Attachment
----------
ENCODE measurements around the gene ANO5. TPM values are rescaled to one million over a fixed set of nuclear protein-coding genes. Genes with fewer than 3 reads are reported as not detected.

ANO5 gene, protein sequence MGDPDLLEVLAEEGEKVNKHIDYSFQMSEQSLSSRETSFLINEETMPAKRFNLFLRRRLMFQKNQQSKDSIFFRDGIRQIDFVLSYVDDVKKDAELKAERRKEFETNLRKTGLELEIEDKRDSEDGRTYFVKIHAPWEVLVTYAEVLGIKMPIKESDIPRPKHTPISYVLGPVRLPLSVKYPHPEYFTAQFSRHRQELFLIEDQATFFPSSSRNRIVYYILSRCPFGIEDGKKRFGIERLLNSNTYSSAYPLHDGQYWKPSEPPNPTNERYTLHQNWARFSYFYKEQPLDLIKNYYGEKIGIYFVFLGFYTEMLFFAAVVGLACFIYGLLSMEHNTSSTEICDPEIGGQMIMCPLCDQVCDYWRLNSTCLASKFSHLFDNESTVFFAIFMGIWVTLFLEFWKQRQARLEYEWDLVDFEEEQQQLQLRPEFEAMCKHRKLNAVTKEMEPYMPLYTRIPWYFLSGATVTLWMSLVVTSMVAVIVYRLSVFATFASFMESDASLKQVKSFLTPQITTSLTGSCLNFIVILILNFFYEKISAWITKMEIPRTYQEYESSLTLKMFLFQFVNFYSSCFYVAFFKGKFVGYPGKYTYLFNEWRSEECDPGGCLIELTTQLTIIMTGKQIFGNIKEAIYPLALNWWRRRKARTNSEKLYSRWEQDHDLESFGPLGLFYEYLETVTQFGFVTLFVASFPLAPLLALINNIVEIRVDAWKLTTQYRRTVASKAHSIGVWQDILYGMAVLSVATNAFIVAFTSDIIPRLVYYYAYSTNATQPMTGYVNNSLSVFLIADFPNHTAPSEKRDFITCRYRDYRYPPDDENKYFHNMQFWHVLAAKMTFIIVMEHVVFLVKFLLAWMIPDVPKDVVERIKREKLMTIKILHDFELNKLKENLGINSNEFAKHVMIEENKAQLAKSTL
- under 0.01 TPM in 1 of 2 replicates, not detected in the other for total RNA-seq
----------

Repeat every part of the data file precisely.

ENCODE measurements around the gene ANO5. TPM values are rescaled to one million over a fixed set of nuclear protein-coding genes. Genes with fewer than 3 reads are reported as not detected.

ANO5 gene, protein sequence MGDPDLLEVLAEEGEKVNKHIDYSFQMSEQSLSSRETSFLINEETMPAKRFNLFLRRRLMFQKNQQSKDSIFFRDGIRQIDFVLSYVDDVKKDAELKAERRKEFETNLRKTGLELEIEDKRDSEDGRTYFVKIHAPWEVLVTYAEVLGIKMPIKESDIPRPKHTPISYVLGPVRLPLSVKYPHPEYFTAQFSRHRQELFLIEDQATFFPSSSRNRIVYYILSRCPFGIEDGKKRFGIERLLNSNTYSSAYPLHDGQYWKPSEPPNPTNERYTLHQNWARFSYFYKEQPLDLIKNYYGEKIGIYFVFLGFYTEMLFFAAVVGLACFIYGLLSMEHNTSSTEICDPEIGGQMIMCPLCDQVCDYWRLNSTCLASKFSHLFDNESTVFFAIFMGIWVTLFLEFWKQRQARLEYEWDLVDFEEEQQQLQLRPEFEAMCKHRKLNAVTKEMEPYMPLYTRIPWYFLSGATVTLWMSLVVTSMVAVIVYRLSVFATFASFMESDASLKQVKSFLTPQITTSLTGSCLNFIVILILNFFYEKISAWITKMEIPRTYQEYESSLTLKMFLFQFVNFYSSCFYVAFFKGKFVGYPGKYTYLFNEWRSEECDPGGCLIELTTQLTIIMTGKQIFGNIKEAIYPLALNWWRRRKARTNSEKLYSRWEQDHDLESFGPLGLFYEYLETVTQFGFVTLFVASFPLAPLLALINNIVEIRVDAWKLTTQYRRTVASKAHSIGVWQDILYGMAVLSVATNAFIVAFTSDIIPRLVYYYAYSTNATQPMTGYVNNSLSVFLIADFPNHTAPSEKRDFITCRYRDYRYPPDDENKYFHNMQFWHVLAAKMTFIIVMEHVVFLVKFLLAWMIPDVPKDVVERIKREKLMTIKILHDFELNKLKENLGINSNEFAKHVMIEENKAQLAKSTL
- under 0.01 TPM in 1 of 2 replicates, not detected in the other for total RNA-seq